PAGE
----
March 27, 2012 - Word of the Day: force
If you "force" something, you use your strength or power of influence so that a thing or a person will do something.
- Elliot forced his kids to do their homework.
- Theresa has to force her daughter to wear her glasses.
- I forced the door open with my shoulder.
- A strong wind forced the tree to fall over.
- The teacher is forcing her to stay after school and clean the room because of her bad behavior.
- You shouldn't have to force someone to do something that he or she doesn't want to do.
- Try not to force that bolt too much. It might break.
- The new health care law will force Americans to purchase health insurance if they don't already have it.
This next group of sentences shows how "force" can be used as a noun:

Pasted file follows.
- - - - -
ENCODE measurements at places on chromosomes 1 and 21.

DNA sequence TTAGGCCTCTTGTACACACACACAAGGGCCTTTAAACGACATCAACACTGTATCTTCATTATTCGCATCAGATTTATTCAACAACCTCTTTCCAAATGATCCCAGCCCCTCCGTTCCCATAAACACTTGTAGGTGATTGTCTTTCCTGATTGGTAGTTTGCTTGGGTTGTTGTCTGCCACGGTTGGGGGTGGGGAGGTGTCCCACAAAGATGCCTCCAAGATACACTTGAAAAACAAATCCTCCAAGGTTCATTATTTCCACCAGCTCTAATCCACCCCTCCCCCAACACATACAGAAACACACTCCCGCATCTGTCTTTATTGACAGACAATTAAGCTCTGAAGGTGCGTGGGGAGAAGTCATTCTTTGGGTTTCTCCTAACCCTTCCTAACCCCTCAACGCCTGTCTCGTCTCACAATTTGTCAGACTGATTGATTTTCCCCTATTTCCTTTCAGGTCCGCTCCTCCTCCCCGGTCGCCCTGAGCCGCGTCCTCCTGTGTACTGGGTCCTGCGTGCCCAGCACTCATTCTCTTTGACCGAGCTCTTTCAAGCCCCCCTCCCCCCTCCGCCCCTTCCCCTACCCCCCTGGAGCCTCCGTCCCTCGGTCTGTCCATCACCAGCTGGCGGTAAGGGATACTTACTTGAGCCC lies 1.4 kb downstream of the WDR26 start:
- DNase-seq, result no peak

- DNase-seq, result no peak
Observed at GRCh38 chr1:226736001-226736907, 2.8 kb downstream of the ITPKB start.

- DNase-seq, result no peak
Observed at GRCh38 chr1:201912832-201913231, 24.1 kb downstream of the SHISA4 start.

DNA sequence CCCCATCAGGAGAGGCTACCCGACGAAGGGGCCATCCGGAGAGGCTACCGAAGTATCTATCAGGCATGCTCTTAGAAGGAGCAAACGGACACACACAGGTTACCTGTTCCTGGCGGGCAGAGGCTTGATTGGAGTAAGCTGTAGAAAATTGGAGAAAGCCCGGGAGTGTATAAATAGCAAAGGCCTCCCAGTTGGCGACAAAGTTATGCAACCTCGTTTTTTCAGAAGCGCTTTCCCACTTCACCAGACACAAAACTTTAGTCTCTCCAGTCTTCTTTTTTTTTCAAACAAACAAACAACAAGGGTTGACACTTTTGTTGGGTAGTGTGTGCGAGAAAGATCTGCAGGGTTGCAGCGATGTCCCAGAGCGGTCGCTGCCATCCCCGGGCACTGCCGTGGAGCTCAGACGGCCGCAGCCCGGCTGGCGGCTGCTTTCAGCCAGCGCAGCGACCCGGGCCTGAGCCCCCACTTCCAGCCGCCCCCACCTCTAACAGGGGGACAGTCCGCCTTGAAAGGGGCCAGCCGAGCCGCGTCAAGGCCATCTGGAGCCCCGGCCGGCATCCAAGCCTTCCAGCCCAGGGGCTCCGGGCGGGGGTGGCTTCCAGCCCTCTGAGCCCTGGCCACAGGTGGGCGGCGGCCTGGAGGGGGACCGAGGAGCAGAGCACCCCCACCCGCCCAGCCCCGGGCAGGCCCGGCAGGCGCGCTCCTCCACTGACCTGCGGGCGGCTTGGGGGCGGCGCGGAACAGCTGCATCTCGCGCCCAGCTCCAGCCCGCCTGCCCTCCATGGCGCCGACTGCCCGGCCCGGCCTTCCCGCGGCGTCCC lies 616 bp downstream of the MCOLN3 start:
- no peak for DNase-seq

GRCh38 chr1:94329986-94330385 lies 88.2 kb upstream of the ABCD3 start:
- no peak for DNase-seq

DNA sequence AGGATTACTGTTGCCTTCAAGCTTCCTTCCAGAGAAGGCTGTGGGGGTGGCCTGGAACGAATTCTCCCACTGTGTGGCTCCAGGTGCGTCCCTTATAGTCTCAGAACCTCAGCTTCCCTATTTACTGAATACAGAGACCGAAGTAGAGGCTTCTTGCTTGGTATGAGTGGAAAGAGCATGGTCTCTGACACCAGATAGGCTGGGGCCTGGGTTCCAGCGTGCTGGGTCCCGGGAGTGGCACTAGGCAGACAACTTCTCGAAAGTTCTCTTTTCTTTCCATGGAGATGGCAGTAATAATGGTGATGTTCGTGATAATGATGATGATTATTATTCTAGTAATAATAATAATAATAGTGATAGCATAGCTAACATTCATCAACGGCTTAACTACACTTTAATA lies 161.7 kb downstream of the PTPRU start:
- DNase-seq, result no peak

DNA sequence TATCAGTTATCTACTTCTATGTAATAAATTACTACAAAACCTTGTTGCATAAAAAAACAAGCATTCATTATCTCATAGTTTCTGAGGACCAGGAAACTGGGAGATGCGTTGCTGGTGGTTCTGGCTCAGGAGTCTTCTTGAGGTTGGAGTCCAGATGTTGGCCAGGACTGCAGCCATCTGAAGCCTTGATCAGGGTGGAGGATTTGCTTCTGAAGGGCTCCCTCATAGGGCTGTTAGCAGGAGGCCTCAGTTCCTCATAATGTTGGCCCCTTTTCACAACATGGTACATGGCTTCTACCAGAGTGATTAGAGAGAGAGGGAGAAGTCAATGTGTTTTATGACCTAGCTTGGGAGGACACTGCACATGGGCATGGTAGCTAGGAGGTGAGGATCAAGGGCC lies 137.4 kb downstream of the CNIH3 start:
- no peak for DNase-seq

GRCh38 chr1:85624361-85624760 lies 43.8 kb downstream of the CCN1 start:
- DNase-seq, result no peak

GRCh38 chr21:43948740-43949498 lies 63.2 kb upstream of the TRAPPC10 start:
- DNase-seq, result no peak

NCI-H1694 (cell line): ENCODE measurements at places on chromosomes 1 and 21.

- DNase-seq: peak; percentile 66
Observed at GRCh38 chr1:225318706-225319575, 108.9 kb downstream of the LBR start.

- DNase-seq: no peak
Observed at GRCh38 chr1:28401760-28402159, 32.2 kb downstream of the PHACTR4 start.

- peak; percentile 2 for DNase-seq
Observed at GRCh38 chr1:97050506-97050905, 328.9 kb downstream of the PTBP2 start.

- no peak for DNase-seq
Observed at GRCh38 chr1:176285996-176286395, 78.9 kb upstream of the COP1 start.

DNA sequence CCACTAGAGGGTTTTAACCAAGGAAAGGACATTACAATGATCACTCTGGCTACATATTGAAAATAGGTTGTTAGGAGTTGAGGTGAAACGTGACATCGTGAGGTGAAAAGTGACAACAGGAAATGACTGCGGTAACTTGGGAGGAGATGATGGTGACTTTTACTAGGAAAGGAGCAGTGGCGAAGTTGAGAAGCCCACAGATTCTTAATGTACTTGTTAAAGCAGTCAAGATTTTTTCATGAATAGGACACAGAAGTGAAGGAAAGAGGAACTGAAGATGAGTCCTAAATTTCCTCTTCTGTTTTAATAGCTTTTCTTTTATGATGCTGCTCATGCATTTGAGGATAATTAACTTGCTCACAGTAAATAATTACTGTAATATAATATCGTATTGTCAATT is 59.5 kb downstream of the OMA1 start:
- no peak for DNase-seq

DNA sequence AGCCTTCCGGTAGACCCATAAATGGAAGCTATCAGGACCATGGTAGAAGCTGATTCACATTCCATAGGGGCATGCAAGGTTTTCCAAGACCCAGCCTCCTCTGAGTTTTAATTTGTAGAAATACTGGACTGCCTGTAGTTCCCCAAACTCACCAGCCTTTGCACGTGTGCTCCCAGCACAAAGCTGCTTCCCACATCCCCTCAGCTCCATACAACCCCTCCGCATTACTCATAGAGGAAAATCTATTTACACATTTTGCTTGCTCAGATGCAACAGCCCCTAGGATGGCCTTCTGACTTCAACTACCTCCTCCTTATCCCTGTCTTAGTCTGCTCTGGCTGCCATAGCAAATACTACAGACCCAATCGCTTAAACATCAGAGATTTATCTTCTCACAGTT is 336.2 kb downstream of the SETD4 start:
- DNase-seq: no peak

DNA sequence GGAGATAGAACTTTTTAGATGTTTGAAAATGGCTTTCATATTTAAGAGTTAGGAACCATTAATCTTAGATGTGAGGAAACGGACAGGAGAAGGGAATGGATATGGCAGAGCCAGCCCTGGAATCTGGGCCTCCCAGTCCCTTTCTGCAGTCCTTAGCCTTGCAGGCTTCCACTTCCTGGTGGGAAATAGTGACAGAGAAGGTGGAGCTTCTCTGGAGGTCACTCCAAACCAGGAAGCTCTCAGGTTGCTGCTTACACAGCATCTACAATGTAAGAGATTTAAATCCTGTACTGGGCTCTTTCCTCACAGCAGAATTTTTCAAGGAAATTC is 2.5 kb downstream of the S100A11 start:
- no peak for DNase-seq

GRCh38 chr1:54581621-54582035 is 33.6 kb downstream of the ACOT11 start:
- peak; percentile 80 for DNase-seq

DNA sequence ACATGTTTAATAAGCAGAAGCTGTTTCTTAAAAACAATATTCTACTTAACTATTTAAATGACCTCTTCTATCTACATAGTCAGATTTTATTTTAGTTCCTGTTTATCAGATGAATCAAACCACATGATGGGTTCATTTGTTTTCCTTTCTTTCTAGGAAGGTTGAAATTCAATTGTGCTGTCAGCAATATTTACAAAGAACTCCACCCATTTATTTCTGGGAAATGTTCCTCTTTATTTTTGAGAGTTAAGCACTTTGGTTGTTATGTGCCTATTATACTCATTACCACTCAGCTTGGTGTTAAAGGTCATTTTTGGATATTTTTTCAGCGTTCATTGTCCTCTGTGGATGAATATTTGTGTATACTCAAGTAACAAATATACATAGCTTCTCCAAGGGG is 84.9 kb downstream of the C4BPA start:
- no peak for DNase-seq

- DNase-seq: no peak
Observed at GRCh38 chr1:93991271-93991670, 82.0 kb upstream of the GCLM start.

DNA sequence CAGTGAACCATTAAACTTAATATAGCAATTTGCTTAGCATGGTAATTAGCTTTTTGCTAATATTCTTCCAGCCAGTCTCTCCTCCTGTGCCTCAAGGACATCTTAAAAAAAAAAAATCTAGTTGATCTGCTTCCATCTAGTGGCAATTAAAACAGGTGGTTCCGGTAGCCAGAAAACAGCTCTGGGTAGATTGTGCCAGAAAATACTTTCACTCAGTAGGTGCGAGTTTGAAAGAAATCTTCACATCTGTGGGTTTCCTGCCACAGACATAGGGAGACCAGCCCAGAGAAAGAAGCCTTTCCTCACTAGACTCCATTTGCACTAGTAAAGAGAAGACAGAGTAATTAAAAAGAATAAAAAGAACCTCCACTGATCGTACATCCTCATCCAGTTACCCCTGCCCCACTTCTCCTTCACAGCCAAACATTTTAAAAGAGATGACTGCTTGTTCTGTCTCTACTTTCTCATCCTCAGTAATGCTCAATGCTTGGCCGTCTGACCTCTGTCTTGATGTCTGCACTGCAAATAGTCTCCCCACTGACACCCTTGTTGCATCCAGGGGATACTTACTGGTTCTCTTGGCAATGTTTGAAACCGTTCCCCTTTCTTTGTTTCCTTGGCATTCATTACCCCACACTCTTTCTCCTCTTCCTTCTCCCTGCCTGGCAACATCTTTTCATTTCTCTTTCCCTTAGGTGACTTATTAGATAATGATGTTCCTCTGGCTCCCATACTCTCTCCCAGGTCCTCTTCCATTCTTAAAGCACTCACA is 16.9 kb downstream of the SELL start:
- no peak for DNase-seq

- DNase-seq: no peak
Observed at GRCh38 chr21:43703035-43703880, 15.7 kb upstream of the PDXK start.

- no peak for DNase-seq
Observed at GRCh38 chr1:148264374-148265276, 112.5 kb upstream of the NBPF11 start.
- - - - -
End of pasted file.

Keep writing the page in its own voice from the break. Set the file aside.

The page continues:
- The police used extreme force against the crowd of protesters.
- You need a lot of force to open up this bottle.
- Roberto applied a little too much force to get his new business approved by the city council.
- Force wasn't necessary in getting the other army to put down their weapons.
- Military forces were called upon to help resolve the conflict.
You can turn "force" into an adjective by adding "ful" to the end of it:
- She made a forceful argument on behalf of her friend who needed help.
- He has a very forceful personality.
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